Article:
To make installing moulding even easier, there are corner blocks and divider blocks. These blocks eliminate the need to cope, miter or splice when installing your moulding. Installing MDF moulding using corner blocks is very similar to installing decorative hardwood moulding using corner blocks.


Building Up Moulding

Built-up moulding is usually associated with intricate crown mouldings on vaulted ceilings or the ornate mantels of colonial mansions. Although those patterns may overpower the average home today, you can use the same techniques to design your own personalized moulding. Gather several sample profiles. Experiment with them until you find a profile you like.

Once you decide on the profile for your built-up moulding, determine which piece should go up first. Select the most rigid piece or a piece that butts to a rigid surface like the floor or ceiling. Starting with the most rigid piece ensures straight lines and eliminates the flex that smaller mouldings can have. Next, determine the order for installing the rest of the pieces.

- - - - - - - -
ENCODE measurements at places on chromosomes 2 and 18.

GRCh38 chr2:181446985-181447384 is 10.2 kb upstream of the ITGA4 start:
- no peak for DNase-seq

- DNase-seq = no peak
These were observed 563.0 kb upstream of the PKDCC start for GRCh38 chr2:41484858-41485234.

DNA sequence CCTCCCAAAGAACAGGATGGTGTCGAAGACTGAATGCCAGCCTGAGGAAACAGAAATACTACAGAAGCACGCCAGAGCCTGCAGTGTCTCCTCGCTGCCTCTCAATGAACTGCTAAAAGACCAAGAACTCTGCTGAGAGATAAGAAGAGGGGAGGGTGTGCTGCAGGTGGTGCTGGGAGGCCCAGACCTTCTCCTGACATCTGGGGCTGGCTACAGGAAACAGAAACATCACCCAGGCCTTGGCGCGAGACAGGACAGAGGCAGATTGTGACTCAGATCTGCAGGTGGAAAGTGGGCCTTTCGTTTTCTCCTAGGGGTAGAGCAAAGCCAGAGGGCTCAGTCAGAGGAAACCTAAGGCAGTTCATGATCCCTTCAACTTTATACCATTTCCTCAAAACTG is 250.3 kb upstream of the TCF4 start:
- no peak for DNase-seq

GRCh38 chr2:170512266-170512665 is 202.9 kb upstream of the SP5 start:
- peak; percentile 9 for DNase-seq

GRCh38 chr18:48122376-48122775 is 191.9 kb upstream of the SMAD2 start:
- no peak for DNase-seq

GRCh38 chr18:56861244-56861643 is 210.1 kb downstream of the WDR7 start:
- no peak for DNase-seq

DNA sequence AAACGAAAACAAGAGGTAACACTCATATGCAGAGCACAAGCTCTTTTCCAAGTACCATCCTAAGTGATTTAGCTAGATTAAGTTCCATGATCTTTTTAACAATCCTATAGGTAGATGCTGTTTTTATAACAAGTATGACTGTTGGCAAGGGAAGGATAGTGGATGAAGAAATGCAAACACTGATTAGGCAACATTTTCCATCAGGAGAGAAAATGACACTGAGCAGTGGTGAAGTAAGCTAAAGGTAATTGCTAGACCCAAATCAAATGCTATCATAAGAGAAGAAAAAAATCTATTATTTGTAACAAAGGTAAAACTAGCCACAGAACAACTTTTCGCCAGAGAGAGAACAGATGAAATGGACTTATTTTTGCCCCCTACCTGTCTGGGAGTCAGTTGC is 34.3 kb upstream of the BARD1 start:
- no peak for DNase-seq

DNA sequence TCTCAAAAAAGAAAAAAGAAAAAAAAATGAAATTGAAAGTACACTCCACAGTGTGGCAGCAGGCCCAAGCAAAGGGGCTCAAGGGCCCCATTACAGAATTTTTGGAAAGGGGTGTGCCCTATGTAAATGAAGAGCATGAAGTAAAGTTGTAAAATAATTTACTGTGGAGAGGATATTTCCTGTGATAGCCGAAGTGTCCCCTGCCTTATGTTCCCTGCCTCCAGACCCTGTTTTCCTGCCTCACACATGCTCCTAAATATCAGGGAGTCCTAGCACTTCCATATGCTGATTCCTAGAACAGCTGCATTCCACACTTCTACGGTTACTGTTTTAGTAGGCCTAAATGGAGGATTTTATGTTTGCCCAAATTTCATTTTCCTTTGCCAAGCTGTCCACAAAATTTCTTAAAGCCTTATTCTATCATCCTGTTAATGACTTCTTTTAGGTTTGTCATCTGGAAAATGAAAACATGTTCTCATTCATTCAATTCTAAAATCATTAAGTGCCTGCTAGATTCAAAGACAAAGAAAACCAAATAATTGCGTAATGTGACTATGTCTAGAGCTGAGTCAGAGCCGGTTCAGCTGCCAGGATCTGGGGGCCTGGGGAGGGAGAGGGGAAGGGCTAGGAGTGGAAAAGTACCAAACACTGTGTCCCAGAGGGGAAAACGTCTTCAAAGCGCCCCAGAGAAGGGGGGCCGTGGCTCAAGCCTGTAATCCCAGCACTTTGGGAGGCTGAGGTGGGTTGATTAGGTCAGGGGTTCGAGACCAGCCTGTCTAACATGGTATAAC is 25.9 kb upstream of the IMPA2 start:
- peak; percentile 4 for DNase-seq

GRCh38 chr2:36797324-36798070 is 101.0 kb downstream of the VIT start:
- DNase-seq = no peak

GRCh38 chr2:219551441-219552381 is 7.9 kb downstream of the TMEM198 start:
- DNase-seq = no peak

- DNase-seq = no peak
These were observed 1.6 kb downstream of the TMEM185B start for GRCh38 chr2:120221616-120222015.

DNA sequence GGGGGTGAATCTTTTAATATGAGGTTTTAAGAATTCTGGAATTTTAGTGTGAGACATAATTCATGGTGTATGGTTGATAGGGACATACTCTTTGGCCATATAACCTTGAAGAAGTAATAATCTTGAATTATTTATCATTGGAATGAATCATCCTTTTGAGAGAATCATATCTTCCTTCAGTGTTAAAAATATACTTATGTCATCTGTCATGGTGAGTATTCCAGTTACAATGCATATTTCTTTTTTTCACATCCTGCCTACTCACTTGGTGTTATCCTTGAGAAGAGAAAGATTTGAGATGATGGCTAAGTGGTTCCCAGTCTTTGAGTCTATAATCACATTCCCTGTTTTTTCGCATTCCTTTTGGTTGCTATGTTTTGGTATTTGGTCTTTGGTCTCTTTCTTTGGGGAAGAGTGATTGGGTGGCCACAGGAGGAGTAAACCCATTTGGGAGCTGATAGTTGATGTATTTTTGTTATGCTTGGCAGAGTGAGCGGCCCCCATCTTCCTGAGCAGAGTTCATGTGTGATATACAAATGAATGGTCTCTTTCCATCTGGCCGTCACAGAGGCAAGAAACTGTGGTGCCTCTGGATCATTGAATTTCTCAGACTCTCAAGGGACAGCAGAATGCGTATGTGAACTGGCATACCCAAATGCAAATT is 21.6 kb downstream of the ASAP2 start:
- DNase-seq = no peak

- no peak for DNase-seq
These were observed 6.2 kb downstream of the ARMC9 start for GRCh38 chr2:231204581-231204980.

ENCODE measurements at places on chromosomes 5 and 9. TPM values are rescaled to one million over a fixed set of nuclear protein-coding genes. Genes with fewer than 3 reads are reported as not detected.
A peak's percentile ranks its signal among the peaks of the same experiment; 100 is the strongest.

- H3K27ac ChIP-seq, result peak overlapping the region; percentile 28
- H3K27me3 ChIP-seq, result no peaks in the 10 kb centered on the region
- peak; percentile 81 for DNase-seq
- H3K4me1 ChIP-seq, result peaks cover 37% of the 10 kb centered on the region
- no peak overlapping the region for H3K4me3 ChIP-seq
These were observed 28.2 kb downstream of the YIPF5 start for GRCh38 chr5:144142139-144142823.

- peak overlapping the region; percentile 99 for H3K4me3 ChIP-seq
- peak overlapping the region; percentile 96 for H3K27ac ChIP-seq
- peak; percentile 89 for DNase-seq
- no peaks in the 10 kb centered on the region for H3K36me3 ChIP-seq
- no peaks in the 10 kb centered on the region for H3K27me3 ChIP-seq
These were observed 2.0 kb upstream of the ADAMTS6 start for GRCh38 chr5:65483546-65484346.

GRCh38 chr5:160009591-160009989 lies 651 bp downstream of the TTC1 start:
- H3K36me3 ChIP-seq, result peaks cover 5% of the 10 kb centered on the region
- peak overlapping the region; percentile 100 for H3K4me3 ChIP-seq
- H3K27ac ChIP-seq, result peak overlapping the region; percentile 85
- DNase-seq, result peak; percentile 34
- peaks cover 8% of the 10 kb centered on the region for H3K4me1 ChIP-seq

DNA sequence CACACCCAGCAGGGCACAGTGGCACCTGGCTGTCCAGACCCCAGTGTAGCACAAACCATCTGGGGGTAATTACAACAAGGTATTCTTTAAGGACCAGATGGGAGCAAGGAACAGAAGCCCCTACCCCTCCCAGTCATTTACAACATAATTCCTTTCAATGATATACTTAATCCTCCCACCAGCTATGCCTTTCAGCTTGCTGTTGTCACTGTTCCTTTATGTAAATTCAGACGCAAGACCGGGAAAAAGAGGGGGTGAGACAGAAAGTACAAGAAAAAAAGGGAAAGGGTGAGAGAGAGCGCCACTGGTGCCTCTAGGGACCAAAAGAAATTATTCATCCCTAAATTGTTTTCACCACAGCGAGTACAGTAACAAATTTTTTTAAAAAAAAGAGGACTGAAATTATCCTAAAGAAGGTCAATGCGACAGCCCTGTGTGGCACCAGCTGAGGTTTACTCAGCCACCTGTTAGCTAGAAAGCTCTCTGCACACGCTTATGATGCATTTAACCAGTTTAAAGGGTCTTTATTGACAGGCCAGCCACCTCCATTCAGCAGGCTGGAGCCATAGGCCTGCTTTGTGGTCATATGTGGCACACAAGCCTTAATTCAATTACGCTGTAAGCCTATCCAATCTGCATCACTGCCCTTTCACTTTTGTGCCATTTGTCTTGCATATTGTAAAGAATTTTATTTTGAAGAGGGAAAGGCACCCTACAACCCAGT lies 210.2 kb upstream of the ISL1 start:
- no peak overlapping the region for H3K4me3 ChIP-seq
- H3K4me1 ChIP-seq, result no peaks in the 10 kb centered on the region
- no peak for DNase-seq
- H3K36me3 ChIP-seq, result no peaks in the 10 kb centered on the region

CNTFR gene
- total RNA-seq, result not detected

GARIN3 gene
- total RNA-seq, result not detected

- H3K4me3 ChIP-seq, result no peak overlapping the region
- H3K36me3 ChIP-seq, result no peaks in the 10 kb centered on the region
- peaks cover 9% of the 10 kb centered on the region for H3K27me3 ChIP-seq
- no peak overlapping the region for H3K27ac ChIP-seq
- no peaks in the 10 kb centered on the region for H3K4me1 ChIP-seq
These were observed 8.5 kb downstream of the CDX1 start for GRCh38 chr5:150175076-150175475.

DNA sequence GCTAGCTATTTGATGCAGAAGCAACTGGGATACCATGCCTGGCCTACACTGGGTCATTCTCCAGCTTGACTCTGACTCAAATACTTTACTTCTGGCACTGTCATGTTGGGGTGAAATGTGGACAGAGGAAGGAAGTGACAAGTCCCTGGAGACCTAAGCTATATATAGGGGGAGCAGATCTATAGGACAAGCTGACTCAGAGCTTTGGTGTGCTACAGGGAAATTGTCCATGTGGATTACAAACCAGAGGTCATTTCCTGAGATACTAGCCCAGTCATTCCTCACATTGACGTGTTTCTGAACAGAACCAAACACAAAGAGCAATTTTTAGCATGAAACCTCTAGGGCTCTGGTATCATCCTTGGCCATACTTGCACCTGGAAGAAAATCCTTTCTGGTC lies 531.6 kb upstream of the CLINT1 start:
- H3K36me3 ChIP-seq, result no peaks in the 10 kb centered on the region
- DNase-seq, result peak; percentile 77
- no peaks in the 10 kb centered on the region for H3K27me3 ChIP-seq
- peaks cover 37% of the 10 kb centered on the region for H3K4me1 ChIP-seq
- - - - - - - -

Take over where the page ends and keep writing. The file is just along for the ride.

Install the first piece as you would a single profile. Install each subsequent profile in its entirety before going on to the next.

How to Cut Crown Moulding

Here are the compound miter saw adjustments for cutting crown moulding.

Crown Moulding with 52° and 38° Edges Crown Moulding with 45° and 45° Edges
Wall Intersection Angle Miter Adjustment Bevel Adjustment Wall Intersection Angle Miter Adjustment Bevel Adjustment
85° 33.9 35.52 85° 37.66 31.42
86° 33.43 35.19 86° 37.17 31.14
87° 32.97 34.86 87° 36.69 30.86
88° 32.52 34.53 88° 36.21 30.57
89° 32.07 34.2 89° 35.74 30.29
90° 31.62 33.86 90° 35.26 30.00
91° 31.17 33.53 91° 34.79 29.71
92° 30.73 33.19 92° 34.33 29.42
93° 30.3 32.85 93° 33.86 29.13
94° 29.86 32.51 94° 33.40 28.83
95° 29.43 32.17 95° 32.94 28.54